I’m a big fan of Lallands Peat Worrier, his blog, his Tweets and his person; he’s on the side of angels and he has a lovely brain the size of a planet. His latest post disturbed me a little though, so here is me writing out my understanding of why I’m disturbed. I also ramble into more of a response to the content of his post and the case it discusses: the implications of the Neil Lennon sectarian / assault case for Scotland’s anti-sectarianism law.
Regarding my overall unease with the tone of the post: it disturbs me when people treat anything related to rape purely as an interesting intellectual analogy. I think it behooves anyone writing about such matters to remember that they are not abstract concepts to many of their readers. Sometimes they are daily dangers and traumas of real lives as they are currently lived. Sometimes the people who live those lives read one’s blog.
Anyway, that aside, I think The Worrier is touching on an interesting and important point, but I’m hoping he is being deliberately obtuse for the sake of rhetoric. The following seems obvious to me: I am in agreement with anarchist and feminist Derrick Jensen, who notes that in our hierarchical society, violence carried out down the hierarchy (man to woman, adult to child, white to black, toff to yob, Protestant to “Fenian”) is acceptable and in fact part of the larger order of things, hence is invisible, while violence carried out “up the chain” is treated as the worst-thing-ever, with demonisation of the perpetrator and fetishisation of the victim (see Premise 4 here).
In this context, “aggravated by…” and anti-rape laws are flawed and feeble attempts to offset what is part and parcel of a hierarchical society that is kept under control by, ultimately, state violence. If I was truly cynical (which I am) I might also wonder whether they are in fact tools in manufacturing consent for the status quo.
In this context the laws will always end up being ignored or side-stepped by jurors with an investment in not seeing the down-the-hierarchy violence that is part of the hegemonic social order. Most of the paltry, few-and-far-between convictions for rape, for instance, happen when the perpetrator is one or more axes below the victim, e.g. is non-white where the victim is white, underclass where the victim is respectable middle class, etc. I make that statement on no evidence whatsoever other than what I’ve noticed myself over the past 30 years or so, so my own confirmation bias may be at play. However, I challenge anyone to come up with rape convictions where this isn’t the case. Any poor immigrant women of colour working in the service industry raped by rich powerful white men for instance?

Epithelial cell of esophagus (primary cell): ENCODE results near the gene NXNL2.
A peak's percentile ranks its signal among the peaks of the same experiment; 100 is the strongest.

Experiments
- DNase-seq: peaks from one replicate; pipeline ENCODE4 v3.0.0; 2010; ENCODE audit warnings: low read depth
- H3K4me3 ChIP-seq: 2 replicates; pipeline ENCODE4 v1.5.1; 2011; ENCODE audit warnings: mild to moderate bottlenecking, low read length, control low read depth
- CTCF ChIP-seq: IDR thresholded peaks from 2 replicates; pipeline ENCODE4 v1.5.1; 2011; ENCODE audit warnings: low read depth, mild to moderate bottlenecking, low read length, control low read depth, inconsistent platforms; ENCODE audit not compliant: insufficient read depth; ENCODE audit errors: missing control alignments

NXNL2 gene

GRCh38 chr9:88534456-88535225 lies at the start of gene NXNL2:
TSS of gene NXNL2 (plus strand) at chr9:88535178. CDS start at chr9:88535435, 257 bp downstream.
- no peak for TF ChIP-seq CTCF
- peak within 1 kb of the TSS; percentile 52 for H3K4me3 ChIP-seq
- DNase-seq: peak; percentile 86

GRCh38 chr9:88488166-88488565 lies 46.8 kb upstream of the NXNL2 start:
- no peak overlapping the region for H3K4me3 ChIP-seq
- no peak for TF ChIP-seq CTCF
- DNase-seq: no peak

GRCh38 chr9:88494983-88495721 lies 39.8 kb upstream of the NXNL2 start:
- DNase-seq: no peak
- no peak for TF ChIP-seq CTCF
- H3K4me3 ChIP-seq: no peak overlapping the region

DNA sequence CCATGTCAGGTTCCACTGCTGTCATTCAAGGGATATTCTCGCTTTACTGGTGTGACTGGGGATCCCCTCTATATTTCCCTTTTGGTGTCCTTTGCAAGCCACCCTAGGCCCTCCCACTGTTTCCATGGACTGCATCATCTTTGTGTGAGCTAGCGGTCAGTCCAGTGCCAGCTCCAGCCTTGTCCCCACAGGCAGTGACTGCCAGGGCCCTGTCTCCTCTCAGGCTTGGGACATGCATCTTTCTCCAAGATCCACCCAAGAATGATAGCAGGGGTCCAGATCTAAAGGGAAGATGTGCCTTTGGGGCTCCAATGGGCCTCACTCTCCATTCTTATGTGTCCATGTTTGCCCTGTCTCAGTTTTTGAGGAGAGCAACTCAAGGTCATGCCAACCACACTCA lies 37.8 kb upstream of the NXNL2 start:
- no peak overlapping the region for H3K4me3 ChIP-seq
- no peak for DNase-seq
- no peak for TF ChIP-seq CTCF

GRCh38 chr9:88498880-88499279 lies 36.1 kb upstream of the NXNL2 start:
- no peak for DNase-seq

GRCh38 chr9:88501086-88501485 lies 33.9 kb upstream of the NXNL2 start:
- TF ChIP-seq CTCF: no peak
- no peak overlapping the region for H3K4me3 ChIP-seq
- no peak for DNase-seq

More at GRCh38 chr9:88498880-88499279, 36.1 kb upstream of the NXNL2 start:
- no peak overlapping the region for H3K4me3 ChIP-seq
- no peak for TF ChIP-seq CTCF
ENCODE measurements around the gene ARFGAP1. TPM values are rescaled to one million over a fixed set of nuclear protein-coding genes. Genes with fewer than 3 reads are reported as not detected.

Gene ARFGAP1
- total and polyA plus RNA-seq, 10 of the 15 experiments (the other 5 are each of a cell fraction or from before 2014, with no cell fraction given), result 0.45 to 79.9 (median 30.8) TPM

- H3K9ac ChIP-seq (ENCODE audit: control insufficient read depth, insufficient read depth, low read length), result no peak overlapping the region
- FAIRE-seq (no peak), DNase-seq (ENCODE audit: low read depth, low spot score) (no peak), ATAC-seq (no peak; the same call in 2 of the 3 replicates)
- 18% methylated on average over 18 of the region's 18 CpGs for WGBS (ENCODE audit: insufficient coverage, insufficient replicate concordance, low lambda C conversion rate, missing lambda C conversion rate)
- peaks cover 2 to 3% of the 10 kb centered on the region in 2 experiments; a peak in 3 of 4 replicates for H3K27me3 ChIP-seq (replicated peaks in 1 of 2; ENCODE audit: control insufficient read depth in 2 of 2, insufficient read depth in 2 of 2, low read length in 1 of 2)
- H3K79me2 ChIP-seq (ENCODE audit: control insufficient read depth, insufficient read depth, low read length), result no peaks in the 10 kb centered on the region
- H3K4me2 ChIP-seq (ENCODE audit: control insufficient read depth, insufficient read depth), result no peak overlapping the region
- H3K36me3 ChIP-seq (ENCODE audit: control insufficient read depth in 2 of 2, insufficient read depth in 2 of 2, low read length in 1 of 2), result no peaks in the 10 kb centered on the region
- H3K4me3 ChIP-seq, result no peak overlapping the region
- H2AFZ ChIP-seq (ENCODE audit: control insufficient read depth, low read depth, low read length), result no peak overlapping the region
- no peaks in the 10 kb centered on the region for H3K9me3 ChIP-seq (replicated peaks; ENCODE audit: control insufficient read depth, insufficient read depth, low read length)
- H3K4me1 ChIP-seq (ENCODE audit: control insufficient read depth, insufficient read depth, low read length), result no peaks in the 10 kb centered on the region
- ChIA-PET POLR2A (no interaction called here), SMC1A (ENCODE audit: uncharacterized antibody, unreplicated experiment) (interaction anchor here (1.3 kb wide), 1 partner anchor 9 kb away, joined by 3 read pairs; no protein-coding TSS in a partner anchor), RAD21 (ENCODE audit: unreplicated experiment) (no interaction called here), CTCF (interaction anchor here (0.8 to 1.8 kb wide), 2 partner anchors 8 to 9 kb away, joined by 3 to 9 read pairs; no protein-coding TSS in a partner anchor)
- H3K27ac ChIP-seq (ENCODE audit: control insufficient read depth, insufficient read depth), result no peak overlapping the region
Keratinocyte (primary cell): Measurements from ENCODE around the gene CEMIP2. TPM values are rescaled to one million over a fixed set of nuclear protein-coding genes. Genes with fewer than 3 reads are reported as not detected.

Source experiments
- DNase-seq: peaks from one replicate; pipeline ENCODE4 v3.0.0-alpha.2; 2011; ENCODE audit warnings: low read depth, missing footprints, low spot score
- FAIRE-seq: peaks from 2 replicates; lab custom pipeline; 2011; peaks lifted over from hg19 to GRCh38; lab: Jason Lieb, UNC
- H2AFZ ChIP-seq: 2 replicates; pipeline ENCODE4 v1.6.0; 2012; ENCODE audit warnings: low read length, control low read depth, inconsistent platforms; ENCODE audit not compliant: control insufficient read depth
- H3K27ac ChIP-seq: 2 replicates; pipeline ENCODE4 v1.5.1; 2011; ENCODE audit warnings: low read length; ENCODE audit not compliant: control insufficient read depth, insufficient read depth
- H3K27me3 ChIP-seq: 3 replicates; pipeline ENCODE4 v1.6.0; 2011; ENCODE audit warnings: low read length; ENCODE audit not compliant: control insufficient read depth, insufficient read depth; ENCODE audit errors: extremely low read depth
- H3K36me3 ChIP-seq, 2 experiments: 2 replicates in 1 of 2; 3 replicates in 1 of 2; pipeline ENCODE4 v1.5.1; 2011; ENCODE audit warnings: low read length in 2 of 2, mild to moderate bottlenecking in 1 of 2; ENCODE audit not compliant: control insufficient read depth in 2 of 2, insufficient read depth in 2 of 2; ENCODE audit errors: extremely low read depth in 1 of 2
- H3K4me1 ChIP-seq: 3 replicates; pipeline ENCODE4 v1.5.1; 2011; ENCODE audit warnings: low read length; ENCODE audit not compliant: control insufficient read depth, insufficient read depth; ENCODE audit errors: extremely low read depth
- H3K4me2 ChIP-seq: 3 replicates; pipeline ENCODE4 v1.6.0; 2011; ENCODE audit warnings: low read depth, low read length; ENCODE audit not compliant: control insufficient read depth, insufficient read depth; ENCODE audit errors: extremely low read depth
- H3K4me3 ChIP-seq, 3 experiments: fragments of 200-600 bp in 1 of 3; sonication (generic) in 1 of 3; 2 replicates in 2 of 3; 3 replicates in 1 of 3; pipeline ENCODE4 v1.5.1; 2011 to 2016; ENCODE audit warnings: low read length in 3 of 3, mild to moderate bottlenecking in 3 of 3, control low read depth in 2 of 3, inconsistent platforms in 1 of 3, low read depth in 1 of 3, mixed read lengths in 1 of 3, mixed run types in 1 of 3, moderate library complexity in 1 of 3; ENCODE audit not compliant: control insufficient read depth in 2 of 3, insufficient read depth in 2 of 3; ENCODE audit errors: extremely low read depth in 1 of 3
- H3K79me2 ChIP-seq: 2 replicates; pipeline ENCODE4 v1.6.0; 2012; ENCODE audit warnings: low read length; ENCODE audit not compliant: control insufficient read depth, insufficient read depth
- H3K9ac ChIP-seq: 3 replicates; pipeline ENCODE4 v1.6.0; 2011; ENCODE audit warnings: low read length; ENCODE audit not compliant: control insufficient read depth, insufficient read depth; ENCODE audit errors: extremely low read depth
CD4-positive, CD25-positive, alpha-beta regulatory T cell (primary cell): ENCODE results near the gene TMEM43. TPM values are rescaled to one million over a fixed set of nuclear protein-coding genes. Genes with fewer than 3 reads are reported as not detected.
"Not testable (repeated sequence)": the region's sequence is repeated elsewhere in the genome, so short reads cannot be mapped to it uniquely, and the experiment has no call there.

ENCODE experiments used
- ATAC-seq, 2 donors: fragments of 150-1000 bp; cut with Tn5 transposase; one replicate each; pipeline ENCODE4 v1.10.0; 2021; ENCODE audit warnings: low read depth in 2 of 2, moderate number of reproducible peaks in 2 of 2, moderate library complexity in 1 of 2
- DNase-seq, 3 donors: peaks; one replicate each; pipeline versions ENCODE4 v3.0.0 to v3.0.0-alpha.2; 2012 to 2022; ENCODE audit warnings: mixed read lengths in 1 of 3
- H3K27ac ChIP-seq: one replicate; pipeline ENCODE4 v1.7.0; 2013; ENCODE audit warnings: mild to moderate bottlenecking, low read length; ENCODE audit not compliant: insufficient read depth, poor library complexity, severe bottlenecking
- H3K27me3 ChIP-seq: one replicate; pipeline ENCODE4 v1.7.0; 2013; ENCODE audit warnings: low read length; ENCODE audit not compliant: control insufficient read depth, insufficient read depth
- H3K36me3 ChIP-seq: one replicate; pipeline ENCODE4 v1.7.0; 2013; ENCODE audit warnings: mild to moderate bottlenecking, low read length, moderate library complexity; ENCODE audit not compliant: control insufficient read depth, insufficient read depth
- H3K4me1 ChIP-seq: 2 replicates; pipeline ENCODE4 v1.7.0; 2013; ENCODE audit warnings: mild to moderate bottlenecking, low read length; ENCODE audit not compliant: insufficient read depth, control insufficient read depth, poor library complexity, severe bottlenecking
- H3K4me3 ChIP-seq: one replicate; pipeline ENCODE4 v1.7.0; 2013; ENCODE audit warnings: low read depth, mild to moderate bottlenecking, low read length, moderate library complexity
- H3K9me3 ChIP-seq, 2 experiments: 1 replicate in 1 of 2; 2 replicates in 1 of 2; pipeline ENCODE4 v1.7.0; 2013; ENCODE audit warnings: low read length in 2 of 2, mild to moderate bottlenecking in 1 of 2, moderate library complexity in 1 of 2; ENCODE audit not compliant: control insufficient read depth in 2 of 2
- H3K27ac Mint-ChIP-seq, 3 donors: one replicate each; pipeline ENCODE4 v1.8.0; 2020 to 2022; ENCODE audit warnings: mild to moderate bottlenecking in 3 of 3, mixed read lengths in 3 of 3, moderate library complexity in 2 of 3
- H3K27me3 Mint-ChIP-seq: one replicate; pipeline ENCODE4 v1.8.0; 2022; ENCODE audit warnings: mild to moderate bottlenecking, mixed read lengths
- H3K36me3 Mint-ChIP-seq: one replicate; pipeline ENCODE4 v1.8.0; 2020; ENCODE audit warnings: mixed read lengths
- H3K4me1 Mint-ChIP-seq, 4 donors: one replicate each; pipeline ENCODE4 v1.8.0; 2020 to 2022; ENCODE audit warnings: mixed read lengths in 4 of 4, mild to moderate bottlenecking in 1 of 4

It’s part of the whole game to muddy the waters regarding who is further down the chain, the perpetrator or the victim. Neil Lennon is a successful, well-off sporting hero. He’s a famous white man. Who is he to cry “sectarianism”? He has more power and privilege than many on the “Fenian”-hating side of the spectrum.
Unfortunately, what’s happened with this case sends a message to all those on the receiving end of sectarian violence: that even if you are rich and powerful your abusers won’t be convicted, even under a special law designed to protect you. What hope in hell do you have?
Kind of how women feel every time a Polanski, Tyson or C Breezy is publicly defended, or a French politician gets away with dislocating a shoulder and bruising a vagina, or a young girl is convicted of making a “false accusation” of rape (here and here).
That jury and that court have done their job well: business as usual.